A Few Pioneers
Gates and Ballmer, along with Ozzie, who wrote the first versions of Lotus Notes, were among a few pioneers who ushered in an age where computers proliferated into the hands of the masses. At a time when it wasn't widely accepted that everyone needed a "personal" computer, they demonstrated what could be done with a new generation of hardware and software.
Microsoft was founded by Gates and Paul Allen in 1975 after Gates dropped out of Harvard. It now has about 70,000 employees and produces $1 billion in profit a month. Gates is called the world's richest man by Forbes magazine, which estimates his net worth at $50 billion. His estimated wealth reached $100 billion at the height of the bull stock market in 1999.
Stuart Williams, a senior analyst for the Software Business Quarterly, called Gate's announcement "the beginning of the end of an era as the founders of the PC revolution begin to wrap up their careers and transition into active retirement."
These days, much of the news out of Microsoft has focused on why the next generation of Windows, known as Vista, is being delayed again.
But Microsoft is more than just Windows. Its product lines include Xbox game machines, Tablet PCs and Pocket PCs, and an operating system for mobile devices.
Mundie led the company's plunge into digital TV with the acquisition of WebTV Networks Inc. "We have a very diverse company now... There's no other company with the same array of products," Mundie said.
Microsoft is jockeying for position as software changes from being a desktop- and server-based resource to a Web-based one, consumed as a service off large Internet servers. Microsoft has lagged on that front, after a false start in offering its applications as services. It has also fallen behind leading Web technologies such as Ajax and Ruby on Rails, which produce quick applications with an emphasis on Web interactions with users.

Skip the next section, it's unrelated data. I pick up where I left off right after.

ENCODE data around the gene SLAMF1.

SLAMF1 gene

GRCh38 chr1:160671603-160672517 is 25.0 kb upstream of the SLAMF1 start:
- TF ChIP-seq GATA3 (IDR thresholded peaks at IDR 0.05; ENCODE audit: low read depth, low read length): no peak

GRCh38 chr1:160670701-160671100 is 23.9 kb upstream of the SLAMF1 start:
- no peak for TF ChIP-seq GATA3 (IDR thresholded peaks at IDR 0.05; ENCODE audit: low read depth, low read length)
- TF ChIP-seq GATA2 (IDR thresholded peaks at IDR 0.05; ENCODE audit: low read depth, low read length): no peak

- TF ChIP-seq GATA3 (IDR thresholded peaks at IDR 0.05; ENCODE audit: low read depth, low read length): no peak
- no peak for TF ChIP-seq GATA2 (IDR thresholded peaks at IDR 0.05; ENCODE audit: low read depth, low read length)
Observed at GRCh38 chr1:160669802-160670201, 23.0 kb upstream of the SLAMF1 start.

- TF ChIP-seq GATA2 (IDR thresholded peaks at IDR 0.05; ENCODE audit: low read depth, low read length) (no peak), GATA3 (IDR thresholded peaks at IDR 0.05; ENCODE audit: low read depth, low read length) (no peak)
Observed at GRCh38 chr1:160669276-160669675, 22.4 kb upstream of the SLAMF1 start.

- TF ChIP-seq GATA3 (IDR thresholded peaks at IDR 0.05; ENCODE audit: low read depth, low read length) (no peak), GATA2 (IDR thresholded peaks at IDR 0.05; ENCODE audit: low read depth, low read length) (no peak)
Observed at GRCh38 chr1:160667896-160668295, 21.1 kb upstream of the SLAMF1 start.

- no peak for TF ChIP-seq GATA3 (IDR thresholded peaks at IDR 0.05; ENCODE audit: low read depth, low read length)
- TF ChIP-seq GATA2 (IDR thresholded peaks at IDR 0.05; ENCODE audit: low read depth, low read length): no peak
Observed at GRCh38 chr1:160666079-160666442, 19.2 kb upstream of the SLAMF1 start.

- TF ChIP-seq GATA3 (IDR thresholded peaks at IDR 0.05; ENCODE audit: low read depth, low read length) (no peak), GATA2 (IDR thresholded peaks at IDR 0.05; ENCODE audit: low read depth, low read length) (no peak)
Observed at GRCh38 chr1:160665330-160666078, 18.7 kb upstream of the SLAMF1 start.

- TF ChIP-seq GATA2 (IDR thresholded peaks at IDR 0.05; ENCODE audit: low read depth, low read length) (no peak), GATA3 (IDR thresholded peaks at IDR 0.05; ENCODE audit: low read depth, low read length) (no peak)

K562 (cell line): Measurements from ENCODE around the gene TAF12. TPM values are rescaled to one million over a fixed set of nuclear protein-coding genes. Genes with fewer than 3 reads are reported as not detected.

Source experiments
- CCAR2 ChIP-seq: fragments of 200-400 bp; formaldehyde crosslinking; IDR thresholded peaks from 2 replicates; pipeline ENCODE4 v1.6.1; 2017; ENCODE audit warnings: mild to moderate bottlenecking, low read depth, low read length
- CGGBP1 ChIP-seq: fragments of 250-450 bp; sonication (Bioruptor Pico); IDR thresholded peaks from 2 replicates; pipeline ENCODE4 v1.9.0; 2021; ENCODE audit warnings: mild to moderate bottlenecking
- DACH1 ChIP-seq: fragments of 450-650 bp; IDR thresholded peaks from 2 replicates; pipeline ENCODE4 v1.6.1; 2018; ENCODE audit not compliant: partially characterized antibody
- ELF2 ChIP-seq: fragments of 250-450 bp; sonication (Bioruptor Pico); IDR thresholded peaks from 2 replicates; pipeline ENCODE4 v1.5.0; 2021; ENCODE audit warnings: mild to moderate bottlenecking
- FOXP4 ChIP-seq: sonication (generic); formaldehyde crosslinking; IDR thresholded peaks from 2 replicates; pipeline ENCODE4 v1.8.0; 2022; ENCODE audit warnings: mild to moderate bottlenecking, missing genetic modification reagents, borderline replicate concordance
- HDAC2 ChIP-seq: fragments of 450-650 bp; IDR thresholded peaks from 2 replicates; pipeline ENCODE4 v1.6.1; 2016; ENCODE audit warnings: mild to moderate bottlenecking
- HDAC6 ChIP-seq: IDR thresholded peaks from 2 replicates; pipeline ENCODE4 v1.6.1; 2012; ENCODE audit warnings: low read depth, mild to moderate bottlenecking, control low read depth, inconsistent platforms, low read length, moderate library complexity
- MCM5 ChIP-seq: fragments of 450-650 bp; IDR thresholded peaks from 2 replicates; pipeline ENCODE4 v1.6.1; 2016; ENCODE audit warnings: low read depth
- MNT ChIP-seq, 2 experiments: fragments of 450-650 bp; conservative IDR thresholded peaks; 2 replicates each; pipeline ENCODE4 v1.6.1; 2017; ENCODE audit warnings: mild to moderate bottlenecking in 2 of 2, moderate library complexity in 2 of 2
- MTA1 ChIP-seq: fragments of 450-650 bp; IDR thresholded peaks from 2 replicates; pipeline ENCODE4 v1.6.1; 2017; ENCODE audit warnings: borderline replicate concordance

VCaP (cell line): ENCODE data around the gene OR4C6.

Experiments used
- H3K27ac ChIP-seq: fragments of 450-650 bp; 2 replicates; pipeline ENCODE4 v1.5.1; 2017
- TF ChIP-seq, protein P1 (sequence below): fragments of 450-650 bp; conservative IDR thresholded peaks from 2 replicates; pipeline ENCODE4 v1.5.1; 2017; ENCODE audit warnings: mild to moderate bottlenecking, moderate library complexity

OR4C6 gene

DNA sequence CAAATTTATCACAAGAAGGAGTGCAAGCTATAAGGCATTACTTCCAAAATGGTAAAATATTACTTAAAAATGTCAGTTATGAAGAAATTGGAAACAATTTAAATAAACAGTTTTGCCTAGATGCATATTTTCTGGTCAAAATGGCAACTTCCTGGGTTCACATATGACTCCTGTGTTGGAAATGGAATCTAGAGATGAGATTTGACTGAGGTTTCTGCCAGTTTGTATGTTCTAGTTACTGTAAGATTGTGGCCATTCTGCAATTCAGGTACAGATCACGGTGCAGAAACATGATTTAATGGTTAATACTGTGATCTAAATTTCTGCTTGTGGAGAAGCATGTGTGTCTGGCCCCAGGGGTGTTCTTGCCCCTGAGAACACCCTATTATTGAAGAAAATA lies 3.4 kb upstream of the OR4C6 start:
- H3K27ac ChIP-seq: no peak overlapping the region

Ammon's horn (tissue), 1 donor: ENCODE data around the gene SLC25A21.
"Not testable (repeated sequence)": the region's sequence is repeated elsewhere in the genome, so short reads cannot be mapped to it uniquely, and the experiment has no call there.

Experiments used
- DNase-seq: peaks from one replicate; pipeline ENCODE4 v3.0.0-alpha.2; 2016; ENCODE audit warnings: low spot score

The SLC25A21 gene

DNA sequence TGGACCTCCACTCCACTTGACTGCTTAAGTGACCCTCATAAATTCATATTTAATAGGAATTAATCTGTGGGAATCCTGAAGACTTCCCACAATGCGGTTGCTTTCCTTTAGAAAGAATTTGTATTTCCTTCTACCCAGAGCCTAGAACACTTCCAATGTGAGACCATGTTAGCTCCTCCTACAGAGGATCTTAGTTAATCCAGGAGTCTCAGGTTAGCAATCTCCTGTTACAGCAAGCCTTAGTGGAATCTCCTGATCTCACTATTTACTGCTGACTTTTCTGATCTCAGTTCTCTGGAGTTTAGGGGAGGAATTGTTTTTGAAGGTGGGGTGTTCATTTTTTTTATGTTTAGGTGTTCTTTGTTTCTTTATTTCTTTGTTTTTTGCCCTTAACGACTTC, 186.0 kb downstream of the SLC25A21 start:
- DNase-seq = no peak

Microsoft and its competitors Google and Yahoo are investing many millions of dollars to bring online new data center capacity that could deliver business and consumer applications to even more computer users at faster speeds. "The entire consumer software industry has changed to services, but that transition hasn't really happened yet in the business space," Ozzie said in a keynote speech at Microsoft's TechEd conference in Boston this week. "Well, stay tuned."
Microsoft's stock has been stagnating at around $22, closing before Gate's announcement Thursday at $22.07, up $0.19. Its 52-week high was $28.38. "Microsoft has to transform itself to compete more effectively as technology moves to the Web-platform generation at the same time that it is defending the many massive markets it has already won," said Mike Kwatinetz, general partner at Azure Capital, a venture capital firm, and a former Wall Street analyst who backed early PC markets. "It's probably not as much fun as the task of building Microsoft," he added.
In an interview last fall, Ozzie, who joined Microsoft when it acquired Groove Networks last year, said Microsoft needs to "pick up the tempo" of software releases to compete in the new world of online software. But he also gave the PC a vote of confidence and said it would figure prominently into Microsoft's plans.
During his speech, Ozzie said Microsoft is designing software that its corporate customers could run either on-site or over the Internet, with the ability to switch as their business demands dictate. "We're approaching a new era," he said. "Internet services will transform business software."
Gates indicated the company is doing research in computerized language translation, visual recognition, and robotics.